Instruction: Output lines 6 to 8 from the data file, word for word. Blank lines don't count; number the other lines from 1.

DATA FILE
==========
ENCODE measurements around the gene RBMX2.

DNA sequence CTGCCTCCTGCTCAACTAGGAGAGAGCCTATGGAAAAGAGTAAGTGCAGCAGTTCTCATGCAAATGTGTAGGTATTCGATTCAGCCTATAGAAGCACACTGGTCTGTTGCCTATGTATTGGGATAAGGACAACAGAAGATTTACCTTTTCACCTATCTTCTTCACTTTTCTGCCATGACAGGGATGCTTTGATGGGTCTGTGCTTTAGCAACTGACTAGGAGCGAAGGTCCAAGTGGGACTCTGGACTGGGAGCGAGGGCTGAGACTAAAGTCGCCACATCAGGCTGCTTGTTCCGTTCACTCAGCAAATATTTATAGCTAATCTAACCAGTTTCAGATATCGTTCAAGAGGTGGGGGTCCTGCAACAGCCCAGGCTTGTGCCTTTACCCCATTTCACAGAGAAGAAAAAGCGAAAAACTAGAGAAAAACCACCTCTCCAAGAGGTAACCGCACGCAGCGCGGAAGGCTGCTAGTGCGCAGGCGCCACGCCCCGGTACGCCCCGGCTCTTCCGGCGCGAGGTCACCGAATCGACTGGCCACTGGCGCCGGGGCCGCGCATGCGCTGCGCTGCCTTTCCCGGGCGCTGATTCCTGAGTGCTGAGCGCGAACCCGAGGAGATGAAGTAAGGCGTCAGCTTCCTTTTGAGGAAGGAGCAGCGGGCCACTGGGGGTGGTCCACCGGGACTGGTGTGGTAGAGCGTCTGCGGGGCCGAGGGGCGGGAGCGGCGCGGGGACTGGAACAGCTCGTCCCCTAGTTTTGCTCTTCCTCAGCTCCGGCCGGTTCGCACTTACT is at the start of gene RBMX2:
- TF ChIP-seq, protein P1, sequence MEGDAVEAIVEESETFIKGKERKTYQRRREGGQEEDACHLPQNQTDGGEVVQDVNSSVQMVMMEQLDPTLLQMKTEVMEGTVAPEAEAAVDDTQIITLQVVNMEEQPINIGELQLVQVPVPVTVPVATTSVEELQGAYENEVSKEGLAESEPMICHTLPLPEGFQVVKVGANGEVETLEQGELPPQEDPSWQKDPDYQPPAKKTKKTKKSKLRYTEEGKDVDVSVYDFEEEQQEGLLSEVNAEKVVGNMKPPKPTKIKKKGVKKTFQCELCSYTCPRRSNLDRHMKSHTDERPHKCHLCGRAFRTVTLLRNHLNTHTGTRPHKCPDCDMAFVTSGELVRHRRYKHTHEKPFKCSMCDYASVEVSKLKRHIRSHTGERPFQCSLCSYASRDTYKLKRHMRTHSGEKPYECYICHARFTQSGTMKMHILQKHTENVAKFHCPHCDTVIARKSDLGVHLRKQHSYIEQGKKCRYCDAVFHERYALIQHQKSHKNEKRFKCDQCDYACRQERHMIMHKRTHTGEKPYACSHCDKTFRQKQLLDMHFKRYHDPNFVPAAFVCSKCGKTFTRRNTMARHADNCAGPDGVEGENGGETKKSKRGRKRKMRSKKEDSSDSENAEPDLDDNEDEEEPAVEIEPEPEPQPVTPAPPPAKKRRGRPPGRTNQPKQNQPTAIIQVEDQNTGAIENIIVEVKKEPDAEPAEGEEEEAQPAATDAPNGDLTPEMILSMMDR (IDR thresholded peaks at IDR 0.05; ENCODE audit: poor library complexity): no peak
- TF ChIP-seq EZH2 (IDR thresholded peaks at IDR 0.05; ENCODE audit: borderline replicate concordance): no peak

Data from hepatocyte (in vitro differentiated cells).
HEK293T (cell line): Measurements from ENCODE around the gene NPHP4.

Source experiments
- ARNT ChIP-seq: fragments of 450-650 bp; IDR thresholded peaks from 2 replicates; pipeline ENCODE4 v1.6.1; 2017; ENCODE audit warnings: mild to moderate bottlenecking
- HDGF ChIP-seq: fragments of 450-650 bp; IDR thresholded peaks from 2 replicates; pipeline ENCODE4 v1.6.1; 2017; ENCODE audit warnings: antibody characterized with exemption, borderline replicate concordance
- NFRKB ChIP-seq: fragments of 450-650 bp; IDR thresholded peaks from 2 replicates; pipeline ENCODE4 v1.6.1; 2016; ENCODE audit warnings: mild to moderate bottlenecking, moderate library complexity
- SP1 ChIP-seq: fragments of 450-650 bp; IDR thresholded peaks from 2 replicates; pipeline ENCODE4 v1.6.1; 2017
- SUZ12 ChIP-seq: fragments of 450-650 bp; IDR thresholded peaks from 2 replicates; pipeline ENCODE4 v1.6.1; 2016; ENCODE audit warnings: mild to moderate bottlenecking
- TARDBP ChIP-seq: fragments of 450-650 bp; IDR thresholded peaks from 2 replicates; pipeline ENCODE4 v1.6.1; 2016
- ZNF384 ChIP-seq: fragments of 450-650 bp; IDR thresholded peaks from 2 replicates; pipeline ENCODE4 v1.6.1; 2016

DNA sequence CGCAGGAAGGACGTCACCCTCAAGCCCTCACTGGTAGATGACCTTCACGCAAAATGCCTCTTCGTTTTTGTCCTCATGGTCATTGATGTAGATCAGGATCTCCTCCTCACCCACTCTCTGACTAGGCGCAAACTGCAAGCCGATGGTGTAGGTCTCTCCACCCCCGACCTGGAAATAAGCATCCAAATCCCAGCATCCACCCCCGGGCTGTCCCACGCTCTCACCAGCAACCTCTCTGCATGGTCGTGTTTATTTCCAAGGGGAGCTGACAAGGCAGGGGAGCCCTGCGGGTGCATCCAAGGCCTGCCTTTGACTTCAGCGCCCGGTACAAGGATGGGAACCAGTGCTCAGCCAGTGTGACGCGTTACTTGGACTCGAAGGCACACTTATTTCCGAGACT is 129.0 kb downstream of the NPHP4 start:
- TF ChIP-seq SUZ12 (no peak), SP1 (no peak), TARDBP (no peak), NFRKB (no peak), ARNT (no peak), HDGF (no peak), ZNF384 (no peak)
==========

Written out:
HEK293T (cell line): Measurements from ENCODE around the gene NPHP4.

Source experiments
- ARNT ChIP-seq: fragments of 450-650 bp; IDR thresholded peaks from 2 replicates; pipeline ENCODE4 v1.6.1; 2017; ENCODE audit warnings: mild to moderate bottlenecking